Antioxidants in dog food: what are they for?

The antioxidants found in dog food are used to keep the food intact. But are they good?

The role of antioxidants in dog food is not entirely clear. In principle, we can say that, thanks to these additives, the food intended for your dog remains intact over time.

It is easy to guess that the presence of antioxidants in dog food causes the product to retain its flavor and nutritional properties. Also, by itself, taking antioxidants is good for your dog’s health.

What does the oxidation process consist of?

Oxidation is a process that occurs when food is exposed to oxygen. Gradually, oxygen causes the nutrients present in food to break down. The result of oxidation ranges from browning to rancid food.

For this reason, a mixture of antioxidants is used to block or slow down the rate of decomposition of food caused by the action of oxygen.

In food processing, the use of antioxidants allows to extend the shelf life of the final product.

Once ingested, what do antioxidants do?

In addition to keeping food in good condition, the antioxidants found in dog food can protect the body’s cells from oxidative damage. Every day the body is exposed to the effects of free radicals produced by the body.

Free radicals are unstable and highly reactive. When healthy, the body has mechanisms to maintain an adequate balance of free radical levels. If this balance is not maintained and there is an excess of free radicals, cellular damage can occur.

The body can use free radicals as a weapon to eliminate pathogens present in the body. However, if in excess, they can attack certain elements of the cells such as lipid membranes, enzymes that carry out metabolic processes and even DNA sequencing.

The dog’s nervous and immune systems are particularly vulnerable to oxidative damage. Excess free radicals cause disease progression and premature aging in cats and dogs.

Antioxidants in foods slow down the damage caused by free radicals and prevent the spread of cell damage.

Where do the antioxidants in dog food come from?

Typically, two types of antioxidants are used in dog food: natural and synthetic ones.

Natural antioxidants

They include vitamins C and E, citric acid and some sources can be aromatic plants such as rosemary.

  • The vitamin C or ascorbic acid. It is present in fruits and vegetables such as oranges, apples, tomatoes, spinach and berries.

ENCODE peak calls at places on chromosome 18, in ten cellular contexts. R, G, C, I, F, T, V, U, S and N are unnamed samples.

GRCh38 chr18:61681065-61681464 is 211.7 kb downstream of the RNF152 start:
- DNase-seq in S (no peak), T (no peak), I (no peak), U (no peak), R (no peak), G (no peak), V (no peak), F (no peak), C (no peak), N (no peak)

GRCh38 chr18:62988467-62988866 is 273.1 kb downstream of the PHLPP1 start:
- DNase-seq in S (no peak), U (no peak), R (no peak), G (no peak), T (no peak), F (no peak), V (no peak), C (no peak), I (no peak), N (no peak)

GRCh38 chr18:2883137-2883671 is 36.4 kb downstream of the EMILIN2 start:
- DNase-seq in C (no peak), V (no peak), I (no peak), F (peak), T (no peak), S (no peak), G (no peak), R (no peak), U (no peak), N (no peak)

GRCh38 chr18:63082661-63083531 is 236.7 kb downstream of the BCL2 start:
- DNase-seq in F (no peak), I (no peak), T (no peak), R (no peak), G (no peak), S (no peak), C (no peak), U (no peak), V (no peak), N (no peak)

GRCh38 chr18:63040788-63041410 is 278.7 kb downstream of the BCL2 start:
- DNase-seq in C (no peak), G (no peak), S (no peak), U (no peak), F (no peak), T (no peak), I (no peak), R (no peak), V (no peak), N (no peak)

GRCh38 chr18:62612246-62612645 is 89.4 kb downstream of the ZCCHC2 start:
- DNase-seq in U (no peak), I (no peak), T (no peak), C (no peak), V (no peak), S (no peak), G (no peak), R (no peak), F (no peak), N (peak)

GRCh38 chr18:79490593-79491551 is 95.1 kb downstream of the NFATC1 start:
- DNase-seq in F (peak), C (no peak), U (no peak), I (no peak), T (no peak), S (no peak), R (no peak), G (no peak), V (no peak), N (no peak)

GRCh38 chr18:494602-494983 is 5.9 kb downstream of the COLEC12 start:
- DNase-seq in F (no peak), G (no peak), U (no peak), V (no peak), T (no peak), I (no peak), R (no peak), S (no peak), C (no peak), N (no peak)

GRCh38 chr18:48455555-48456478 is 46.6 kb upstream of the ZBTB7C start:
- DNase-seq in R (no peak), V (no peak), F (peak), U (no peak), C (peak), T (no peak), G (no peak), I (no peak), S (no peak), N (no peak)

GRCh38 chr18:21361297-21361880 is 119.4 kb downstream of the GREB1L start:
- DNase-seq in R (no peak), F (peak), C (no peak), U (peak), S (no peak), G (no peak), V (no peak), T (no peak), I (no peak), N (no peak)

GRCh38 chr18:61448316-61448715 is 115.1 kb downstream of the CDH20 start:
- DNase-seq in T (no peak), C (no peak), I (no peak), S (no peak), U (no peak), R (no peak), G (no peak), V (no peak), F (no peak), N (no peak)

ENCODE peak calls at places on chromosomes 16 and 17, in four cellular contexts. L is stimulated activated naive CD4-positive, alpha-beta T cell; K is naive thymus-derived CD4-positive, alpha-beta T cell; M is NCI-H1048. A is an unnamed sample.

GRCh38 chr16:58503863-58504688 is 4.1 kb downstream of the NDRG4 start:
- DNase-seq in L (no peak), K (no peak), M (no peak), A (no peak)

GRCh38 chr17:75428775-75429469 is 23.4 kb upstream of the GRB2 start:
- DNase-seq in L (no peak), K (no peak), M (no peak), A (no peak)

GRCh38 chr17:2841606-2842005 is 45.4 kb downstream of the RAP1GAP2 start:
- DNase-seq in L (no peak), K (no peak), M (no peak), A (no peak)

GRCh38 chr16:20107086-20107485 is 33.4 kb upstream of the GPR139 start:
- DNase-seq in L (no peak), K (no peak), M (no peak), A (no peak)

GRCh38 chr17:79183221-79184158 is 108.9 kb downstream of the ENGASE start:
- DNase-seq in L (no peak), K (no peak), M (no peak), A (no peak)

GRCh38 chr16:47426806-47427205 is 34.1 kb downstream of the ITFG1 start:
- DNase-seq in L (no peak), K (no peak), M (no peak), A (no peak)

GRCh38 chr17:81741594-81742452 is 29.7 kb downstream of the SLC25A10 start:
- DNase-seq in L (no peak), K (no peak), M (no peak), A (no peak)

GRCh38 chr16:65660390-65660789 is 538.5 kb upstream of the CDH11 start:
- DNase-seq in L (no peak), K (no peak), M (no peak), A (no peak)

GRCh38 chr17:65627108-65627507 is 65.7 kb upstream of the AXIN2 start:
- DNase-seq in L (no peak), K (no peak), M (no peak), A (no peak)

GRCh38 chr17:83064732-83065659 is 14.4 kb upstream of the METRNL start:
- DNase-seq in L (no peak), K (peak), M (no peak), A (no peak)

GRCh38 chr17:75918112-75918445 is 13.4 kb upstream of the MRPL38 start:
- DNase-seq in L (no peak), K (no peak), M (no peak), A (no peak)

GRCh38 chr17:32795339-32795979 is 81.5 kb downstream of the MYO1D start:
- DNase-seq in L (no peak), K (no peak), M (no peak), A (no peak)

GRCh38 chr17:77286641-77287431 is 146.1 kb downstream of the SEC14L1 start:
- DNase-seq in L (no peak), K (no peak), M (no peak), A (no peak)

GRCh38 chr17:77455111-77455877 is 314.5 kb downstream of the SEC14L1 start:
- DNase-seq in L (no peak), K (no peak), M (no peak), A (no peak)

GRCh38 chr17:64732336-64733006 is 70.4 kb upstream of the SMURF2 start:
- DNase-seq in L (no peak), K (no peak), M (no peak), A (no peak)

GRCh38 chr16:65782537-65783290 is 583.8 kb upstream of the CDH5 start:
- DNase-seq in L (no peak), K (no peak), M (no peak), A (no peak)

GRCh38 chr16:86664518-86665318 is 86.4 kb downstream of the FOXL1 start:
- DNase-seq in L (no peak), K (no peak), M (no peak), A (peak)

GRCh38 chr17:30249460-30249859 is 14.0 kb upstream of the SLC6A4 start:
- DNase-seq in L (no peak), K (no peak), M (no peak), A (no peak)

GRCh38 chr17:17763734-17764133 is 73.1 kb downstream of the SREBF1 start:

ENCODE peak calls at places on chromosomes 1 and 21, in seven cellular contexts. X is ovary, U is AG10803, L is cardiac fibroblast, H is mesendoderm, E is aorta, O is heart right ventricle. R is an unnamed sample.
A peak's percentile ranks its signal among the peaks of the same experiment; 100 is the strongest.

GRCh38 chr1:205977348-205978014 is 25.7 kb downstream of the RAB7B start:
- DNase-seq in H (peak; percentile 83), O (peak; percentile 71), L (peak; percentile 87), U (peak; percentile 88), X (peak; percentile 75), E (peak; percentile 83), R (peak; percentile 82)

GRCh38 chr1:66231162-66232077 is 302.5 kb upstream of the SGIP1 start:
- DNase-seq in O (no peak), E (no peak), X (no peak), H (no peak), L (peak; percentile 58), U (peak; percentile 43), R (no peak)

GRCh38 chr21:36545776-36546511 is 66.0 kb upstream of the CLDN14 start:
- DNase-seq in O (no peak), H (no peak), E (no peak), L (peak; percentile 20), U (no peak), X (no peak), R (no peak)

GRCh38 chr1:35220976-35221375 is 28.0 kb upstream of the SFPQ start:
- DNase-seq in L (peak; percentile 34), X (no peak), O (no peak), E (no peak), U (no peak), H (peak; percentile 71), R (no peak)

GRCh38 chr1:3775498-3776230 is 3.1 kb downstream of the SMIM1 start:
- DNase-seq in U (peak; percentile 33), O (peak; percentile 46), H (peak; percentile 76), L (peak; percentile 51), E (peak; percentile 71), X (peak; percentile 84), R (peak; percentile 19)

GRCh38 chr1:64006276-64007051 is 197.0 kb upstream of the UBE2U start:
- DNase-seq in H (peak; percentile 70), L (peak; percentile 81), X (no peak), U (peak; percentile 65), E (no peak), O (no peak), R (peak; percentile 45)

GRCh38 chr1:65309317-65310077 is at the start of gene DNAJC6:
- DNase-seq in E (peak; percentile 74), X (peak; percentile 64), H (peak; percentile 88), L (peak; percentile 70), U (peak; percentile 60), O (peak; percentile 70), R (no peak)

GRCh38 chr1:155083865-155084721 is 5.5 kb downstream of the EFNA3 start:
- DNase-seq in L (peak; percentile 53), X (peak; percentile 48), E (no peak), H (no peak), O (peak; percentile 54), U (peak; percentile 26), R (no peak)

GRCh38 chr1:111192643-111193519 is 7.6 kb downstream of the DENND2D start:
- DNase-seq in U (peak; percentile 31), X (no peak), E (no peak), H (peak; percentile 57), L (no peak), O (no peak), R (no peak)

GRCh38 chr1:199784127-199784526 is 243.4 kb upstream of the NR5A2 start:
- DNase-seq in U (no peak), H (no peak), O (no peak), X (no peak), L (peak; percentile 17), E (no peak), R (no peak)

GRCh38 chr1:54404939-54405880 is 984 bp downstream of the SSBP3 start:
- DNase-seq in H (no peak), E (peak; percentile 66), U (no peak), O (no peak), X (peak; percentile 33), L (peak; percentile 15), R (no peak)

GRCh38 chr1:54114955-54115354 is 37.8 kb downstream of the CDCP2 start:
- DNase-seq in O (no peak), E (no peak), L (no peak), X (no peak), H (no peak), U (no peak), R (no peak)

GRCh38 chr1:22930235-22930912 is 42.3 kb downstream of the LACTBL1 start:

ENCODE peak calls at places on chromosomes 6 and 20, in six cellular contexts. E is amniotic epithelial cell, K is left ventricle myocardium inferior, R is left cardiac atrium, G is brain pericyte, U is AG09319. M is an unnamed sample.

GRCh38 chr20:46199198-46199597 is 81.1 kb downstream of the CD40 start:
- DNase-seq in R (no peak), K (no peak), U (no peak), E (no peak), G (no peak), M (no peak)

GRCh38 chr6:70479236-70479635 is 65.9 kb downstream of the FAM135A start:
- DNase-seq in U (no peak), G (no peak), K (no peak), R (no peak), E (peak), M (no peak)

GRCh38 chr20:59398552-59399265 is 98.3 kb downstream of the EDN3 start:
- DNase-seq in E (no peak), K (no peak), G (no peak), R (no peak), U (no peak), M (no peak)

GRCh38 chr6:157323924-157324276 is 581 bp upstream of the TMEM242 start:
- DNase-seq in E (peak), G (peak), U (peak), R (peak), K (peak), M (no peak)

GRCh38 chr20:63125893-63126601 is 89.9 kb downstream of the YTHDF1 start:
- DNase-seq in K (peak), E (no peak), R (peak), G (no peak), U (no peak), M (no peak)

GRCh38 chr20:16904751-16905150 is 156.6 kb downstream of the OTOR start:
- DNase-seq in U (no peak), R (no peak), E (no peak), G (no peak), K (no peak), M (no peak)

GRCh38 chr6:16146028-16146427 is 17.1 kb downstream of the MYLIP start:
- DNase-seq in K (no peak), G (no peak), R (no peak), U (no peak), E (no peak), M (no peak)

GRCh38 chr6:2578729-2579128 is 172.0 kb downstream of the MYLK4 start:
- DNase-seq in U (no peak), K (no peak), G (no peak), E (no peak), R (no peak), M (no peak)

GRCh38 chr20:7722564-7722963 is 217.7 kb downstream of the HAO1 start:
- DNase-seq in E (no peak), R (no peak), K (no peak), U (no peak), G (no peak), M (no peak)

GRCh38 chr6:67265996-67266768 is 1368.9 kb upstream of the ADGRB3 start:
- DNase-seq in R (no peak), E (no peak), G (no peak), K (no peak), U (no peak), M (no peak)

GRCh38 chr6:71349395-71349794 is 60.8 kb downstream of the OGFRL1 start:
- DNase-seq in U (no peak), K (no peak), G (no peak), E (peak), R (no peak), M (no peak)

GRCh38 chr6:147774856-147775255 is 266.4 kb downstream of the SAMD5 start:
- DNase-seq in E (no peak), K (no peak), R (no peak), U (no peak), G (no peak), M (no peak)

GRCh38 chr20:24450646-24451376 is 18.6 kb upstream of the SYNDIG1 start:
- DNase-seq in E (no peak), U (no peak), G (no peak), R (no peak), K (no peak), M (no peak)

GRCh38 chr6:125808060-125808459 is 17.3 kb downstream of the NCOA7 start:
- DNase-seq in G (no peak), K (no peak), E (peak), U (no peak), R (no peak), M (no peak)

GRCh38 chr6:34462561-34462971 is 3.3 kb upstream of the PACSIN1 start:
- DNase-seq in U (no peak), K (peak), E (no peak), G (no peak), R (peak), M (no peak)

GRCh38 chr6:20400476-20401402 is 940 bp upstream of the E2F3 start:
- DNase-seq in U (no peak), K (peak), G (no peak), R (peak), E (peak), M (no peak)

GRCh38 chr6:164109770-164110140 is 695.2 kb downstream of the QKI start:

• Citric acid. Natural sources of citric acid are citrus fruits.
  • Vitamin E (natural). Generally, on the labels of commercial foods, the presence of vitamin E is indicated with the words “mixed tocopherols”. It is found in corn, sunflower, safflower, soybean oils, nuts, seeds and green leafy vegetables.
  • Selenium. It is present in red meat and fish and also in various vegetables and greens.
  • Beta carotene. It is found mainly in dark green vegetables such as spinach, dandelion, chard, broccoli, but also in carrots, sweet potatoes and pumpkins.

Synthetic antioxidants

Synthetic antioxidants are created in the laboratory. On the labels they are indicated with the acronyms BHA or E320 (Butylhydroxyanisole), BHT or E321 (Butylhydroxyitoulene) and ethoxyquin (E324).

  • Compounds BHA and BHT are chemically similar to vitamin E. They are often used in combination in dog food because they work well together. Both are very stable at high temperatures.
  • Ethoxyquin, manufactured by Monsanto, is an additive on which there are controversial opinions. However, today it is used in low concentrations in dog food. The Food and Drug Administration of the United States of America (FDA) deems it safe as long as it is in very low doses.

Based on the results of several scientific studies , the experts came to the conclusion that:

  • TBHQ, a compound derived from the metabolism of BHA, has a carcinogenic and genotoxic effect (affecting DNA); while BHA, which does not have a teratogenic effect, is potentially an allergen.
  • BHA and BHT are also present in a list published by the FDA and indicated as endocrine disruptors (they hinder the metabolism of lipids). The European Commission believes that these substances are of great concern, especially in light of the results of studies on reproductive toxicity and the properties of endocrine disruptors in food.

Antioxidants in dog food: how to choose a good feed

We advise you to always read the ingredients listed on dog food labels . Keep in mind that pet food companies must list the antioxidants (and their common names) found in the food they produce on their labels. In addition, they must also report the ingredients they use as preservatives.

To make an informed decision about which food to give to your dog, it is important to be well informed. You need to have as much information as possible about the ingredients in the feed and why they are used.

Beware of information that is unsupported by scientific evidence or that appears to go against common sense.

Always stay informed by consulting reliable sources. Being well informed about the type of food to give to your pet will allow you to safeguard your pet’s health.

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